Tuesday, October 29, 2013

Critiques from the Inside

A Voice from the Heart

     Of Author and Country

As Marx said in the Communist Manifesto, a man should, in a utopian society, be free to "hunt in the morning, fish in the afternoon, heard cattle in the evening and criticize after dinner." Mikhail Khodorkovsky must have just finished his dinner.

Кодорковску has been held in Russian penal camps for a decade due to "atrocities committed as the head of the Юкoс Oil Company." 

Well, he might not actually be that size ...

Now, he distances himself from the other inmates around him who seem to be "dead to the world" and immerses himself in current events and the modern goings on of his nation. Khodorkovsky letter to the NY Times is his assessment of the state of affairs of Russia as well as an insight into what he believes would help to solve some the crises not just in his motherland but also throughout Asia.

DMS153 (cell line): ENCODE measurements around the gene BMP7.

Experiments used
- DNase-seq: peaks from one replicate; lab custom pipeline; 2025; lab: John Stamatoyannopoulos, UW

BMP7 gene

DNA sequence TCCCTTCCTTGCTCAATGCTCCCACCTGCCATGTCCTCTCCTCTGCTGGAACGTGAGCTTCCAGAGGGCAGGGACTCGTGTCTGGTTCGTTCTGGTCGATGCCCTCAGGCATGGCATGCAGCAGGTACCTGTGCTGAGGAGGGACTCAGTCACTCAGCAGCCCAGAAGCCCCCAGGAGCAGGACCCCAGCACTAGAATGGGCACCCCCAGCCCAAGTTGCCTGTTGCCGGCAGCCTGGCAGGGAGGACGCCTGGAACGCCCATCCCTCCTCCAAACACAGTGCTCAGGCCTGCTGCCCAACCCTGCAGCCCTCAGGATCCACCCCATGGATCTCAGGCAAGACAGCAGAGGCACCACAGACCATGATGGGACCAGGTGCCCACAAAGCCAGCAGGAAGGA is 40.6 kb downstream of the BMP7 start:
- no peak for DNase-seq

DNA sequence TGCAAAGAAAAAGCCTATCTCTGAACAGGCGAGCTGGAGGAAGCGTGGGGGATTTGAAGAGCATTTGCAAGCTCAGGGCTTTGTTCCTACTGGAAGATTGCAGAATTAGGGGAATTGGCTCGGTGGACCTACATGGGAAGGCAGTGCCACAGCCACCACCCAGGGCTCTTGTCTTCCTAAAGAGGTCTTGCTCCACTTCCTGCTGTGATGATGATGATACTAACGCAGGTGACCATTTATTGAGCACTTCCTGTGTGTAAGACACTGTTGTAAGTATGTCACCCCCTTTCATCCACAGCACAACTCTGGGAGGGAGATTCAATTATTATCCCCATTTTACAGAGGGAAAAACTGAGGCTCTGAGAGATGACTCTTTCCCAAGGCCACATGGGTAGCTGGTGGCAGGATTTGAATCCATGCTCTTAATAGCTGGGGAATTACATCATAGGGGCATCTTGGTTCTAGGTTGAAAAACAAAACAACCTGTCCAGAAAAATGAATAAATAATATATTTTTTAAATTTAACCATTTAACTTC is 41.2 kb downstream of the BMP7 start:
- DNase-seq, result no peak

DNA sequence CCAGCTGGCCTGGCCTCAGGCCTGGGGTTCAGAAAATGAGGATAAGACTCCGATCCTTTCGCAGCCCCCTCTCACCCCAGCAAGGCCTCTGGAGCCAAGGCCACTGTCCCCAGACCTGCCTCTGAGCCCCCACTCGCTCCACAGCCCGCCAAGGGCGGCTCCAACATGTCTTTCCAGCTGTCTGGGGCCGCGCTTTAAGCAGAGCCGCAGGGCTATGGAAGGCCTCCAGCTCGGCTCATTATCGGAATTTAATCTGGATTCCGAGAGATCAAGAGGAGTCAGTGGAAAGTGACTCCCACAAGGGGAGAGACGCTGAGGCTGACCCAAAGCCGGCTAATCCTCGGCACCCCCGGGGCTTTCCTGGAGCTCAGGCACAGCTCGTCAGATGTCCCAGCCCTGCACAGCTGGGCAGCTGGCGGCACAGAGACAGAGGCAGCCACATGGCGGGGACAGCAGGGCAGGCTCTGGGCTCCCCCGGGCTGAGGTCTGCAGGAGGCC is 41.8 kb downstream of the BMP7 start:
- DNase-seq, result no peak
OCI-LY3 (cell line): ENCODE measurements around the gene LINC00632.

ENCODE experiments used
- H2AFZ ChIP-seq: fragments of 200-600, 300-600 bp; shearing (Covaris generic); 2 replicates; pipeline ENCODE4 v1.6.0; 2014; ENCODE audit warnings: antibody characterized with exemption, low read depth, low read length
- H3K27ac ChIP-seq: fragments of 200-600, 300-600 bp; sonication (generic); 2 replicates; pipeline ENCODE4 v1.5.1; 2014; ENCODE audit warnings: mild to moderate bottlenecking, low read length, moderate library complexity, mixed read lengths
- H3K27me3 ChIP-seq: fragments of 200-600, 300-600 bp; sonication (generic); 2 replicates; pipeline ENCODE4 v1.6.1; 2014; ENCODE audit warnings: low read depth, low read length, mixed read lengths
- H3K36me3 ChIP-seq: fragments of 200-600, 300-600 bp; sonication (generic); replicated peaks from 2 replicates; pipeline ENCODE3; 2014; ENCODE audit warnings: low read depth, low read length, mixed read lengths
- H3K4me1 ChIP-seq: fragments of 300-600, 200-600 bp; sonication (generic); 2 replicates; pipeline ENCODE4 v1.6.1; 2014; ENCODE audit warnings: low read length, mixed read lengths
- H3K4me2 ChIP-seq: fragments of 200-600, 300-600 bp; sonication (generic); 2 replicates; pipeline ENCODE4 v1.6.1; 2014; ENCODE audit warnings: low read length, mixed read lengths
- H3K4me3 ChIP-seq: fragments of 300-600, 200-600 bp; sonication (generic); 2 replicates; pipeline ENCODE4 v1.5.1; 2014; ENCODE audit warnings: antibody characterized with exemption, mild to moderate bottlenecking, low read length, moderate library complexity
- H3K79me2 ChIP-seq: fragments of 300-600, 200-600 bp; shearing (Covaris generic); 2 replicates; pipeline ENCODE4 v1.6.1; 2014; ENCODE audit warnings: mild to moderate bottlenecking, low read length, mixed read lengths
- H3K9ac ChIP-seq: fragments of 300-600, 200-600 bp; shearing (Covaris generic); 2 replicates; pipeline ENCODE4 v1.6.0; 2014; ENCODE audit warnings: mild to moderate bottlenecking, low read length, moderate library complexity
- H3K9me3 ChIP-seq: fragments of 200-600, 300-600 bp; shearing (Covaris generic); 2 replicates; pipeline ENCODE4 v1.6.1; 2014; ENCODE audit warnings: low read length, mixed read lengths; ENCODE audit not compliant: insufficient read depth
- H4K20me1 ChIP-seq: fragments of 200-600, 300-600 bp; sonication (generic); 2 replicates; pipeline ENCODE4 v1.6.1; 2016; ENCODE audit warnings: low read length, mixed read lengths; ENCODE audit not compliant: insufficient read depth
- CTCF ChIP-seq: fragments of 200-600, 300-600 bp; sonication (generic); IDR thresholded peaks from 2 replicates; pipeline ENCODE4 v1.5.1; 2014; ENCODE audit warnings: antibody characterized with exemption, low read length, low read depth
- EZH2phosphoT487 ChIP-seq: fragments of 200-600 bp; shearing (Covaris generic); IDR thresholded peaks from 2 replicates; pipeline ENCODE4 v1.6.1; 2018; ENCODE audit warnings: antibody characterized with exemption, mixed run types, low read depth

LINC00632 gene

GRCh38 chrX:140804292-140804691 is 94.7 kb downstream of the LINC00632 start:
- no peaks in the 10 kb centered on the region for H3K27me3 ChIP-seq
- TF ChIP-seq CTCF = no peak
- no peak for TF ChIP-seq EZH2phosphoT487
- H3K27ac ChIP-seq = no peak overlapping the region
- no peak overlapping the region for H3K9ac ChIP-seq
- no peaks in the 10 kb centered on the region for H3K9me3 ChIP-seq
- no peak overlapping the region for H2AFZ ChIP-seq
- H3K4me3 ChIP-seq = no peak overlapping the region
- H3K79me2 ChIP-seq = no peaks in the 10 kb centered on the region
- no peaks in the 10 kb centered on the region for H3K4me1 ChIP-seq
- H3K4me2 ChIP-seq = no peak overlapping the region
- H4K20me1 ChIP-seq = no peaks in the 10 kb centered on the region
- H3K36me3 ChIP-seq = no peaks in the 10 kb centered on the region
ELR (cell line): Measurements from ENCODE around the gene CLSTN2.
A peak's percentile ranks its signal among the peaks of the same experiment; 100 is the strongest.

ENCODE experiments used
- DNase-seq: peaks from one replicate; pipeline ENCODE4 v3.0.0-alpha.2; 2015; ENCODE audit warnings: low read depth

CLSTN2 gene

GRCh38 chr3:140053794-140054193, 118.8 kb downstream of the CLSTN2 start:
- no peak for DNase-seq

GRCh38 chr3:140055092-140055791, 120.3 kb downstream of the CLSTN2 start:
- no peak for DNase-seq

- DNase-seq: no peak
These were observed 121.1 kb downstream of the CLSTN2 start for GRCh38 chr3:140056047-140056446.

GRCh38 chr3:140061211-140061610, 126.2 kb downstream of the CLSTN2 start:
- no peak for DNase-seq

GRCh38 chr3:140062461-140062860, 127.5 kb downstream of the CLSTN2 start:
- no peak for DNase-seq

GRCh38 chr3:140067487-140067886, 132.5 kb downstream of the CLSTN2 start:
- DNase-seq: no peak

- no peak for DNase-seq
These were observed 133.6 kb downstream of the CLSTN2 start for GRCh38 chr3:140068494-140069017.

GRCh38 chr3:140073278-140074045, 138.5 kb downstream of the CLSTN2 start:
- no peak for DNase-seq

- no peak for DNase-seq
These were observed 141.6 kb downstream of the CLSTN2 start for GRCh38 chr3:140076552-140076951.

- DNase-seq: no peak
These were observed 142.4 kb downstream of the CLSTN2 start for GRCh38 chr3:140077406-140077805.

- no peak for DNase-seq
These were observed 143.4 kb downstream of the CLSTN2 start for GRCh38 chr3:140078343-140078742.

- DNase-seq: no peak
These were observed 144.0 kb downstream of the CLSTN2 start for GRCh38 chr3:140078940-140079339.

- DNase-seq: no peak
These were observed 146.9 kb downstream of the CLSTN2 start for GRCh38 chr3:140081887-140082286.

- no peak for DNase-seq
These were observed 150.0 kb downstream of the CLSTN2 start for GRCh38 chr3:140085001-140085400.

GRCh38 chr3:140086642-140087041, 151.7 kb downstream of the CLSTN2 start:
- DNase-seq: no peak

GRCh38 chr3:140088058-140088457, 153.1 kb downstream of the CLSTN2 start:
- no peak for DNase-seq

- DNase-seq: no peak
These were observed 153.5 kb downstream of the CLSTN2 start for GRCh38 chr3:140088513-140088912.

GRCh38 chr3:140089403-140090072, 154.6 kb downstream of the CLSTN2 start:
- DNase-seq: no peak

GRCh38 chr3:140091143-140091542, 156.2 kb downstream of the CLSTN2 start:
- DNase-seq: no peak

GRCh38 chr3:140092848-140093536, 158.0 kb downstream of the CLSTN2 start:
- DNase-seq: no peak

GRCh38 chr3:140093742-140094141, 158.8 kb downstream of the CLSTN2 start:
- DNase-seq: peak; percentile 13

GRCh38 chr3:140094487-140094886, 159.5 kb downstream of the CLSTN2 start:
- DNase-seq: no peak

After pointing out recent shortcoming sin the Russian education system and discussing the decrease in production levels of Russia as compared to parts of East Asia and the West, Khodorkovsky points to the head of the Russian state and criticizes the centralized power in modern Russia, saying the amount of power Putin has varies very menially from the power of Lenin, Stalin, and other Soviet Union heads. "In a changing world, the leadership of the nation must be willing to change, and Putin is not willing to do this. He continues to try to live in the old ways; if he has his way, we shall all be reduced to dust."

Finally, Khodorkovsky closes by propagating collaboration between Russia and Western Europe. 

For our people — the Russian people — this would become a real opportunity to overcome a situation that has existed since the 17th century, and to bridge the gap that has formed between the limited number of Russians who have a notion of modern Europe and live by its standards, and the rest of the country’s population, the many millions whose dream of a better life has been unscrupulously exploited for centuries by politicians who continue to preach a nonexistent “special way” for Russia that only leads people deeper into misery.

 Khodorkovsky seems to truly believe that collaboration is one of the most important facets of being human, and therefore we have a mandate to come together in order to solve the social, economic and ecologic problems which face us both as individuals and, specific to this article, as societies. 

No comments: